Future Ford of Clovis. Photo from their Facebook page.
By Emily Brandt
July 2, 2020
Since March 14, 2020, I have observed a variety of what I would call “community cultures” across the City of Fresno, reaching up into the City of Clovis, into the ambiguous area where some schools in Clovis Unified are on land owned by the City of Fresno. For example, these community cultures engage in different degrees and standards of self-education through the range of pandemic media. The public–locally and nationally–has not had a monolithic response to complying with preventive action by sheltering-in-place, practicing social-distancing, and wearing masks.
It’s clear some in the City of Fresno would not be following any of the preventive measures without Governor Newsom’s March 4, 2020 State of Emergency Order, the June 18, 2020 State of California Health and Human Services Agency California Department of Public Health, “Guidance for the Use of Facial Coverings” and Mayor Brand’s March 19, 2020, Shelter-in-Place Order for the City of Fresno, which was extended through May 31, 2020, and modified. Additionally, there has been a national focus on COVID-19 death statistics and on the questionable ways healthcare companies managing medical facilities have put healthcare workers at risk, forcing them to improvise and adapt to less than optimal professional medical working conditions.
Based on multiple observations, the further one goes from the southern tip of Fresno to the northernmost point, reaching Clovis, the fewer masks one sees and the less social-distancing one encounters at stores, restaurants and other businesses. Comparing three Save Mart grocery stores is a case in point: at the Clinton and Brawley Save Mart, one rarely sees a customer without a mask who is pushing the six-foot boundary. The same is true of the Save Mart on Ashlan and West. When large numbers of customers hit the store at one time, the store employees step into place and limit the number of customers allowed in the store at a time. All carts are cleaned after each use.
However, the Save Mart on Bullard and West is another story. Very few customers wear masks and there is no implementation of the six-foot spacing in the checkout line. I have never seen a customer turned away at the door for not wearing a mask. I have seen customers, mostly teenagers, not go into the Save Mart on Ashlan and West because they had no masks; their friends who did have masks did go in. The unmasked teens waited patiently outside. Employees in all three stores complied fully with the Covid-19 health safety measures of cleaning carts, masks, etc.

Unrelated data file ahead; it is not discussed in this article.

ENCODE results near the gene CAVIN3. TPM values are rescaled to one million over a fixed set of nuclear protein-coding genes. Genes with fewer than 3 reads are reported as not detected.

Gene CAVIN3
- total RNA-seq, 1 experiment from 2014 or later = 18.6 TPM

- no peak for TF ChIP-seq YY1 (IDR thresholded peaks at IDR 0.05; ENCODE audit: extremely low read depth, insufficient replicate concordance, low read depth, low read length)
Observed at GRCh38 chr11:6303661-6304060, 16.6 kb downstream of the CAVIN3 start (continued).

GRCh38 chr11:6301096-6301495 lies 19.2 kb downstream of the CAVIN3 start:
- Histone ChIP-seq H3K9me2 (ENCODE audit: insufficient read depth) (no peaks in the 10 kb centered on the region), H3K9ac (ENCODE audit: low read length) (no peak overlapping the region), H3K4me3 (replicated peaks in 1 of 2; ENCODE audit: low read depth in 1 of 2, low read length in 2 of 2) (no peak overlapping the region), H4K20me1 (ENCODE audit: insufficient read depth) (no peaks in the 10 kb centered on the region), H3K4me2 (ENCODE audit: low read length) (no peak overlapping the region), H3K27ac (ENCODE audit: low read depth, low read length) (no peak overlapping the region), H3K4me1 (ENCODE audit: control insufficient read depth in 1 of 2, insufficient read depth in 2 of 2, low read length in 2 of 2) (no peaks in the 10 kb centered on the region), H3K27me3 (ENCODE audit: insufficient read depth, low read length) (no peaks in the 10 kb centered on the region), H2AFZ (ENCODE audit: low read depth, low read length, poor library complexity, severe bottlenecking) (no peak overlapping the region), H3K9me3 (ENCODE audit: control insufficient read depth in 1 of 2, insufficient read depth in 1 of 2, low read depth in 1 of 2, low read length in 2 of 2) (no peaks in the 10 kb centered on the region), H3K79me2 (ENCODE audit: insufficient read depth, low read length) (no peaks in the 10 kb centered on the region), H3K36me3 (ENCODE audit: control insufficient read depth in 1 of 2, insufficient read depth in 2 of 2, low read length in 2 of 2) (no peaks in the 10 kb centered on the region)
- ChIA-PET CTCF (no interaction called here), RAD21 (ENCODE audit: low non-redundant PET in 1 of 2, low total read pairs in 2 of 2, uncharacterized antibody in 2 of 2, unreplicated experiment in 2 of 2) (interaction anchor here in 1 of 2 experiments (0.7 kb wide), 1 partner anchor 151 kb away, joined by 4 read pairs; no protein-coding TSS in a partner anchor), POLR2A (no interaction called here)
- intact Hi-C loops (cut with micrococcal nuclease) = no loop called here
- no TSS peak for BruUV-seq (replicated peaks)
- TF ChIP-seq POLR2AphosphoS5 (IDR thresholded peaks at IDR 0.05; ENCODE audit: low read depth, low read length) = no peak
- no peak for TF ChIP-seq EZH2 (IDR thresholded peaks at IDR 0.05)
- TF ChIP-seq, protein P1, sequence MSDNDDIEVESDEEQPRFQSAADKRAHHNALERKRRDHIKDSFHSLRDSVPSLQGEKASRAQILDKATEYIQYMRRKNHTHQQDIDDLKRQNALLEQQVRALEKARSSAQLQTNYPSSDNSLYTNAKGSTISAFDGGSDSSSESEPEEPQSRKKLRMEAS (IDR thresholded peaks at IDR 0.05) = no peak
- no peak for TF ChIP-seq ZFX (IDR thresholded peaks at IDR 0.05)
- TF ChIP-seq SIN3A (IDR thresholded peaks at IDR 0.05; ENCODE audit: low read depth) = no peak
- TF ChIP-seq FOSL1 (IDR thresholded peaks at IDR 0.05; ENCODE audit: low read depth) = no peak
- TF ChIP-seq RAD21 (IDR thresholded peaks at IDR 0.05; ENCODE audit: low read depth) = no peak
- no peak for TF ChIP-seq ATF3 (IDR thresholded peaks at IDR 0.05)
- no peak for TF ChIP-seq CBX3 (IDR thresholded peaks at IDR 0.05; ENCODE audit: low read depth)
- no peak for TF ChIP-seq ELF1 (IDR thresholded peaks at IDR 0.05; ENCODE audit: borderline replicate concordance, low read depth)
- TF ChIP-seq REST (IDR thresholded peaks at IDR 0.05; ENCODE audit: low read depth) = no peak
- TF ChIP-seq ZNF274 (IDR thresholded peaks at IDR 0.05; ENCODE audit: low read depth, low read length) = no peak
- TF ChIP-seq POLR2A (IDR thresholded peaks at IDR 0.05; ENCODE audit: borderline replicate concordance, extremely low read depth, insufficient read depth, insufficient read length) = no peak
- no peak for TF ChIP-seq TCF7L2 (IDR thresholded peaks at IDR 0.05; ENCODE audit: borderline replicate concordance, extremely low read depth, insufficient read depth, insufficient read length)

None of this is particularly surprising given the strong differences in political views generally between people in North and South Fresno. Every pandemic has been a very political subject. They shouldn’t be because the science of disease etiology and epidemiology are undeniable. Despite observing these differences in compliance throughout the City of Fresno with regard to the governor’s mandates as well as the guidelines by the CDC and the Fresno County Department of Public Health, my experience yesterday at Future Ford of Clovis really surprised me.
I took my car in for its regular service. As I walked into the building, I noticed that the service staff who process cars, tagging them and collecting keys, etc. were not wearing masks. In fact, there were no masks or hand sanitizer anywhere to be seen. I asked my service clerk what the policy of the store was now that Governor Newsom had announced on June 18th the mandatory wearing of masks (with a few exemptions). She said that she didn’t think it was mandatory; in fact, she was quite sure there hadn’t been a final decision issued yet. I told her that it had been final and that it applied to everyone (minus the exemptions) in the state of California.
After chatting about the all-around risks to not wearing them, I asked about the mask policy of Future Ford of Clovis. She said it was a matter of personal preference. Throughout the experience, the conversation was friendly and informative. As I walked over to the waiting area, I noticed nary a mask in the finance department, in sales, or anywhere in the store. At one point, I counted two customers out of a total of 10 visible to me wearing masks. I decided to determine for certain the policy of the store and talked to the receptionist, who was also sans mask. She seemed surprised by the question as if she hadn’t been asked it before; she called the manager over.
I put this question to the manager: Governor Newsom just issued a mask mandate for all people interacting in public with a few exemptions so why isn’t your business complying with this? It seemed clear that he did not know that Governor Newsom had indeed issued such a mandate. He explained further that the company that owns Future Ford of Clovis believes that wearing masks and practicing social distancing are matters of personal preference for employees as for customers.
I was shocked! “The state governor’s orders supersede all other orders by local jurisdictions,” I said. He disagreed. I blurted out that people who don’t comply are breaking the law. He even went so far as to volunteer that his wife has a compromised immune system and wears a mask. When I pushed him on the fact that by not wearing a mask himself, he was exposing her to whatever he was exposed to, he did not seem to make the connection that he was increasing his wife’s risk of exposure.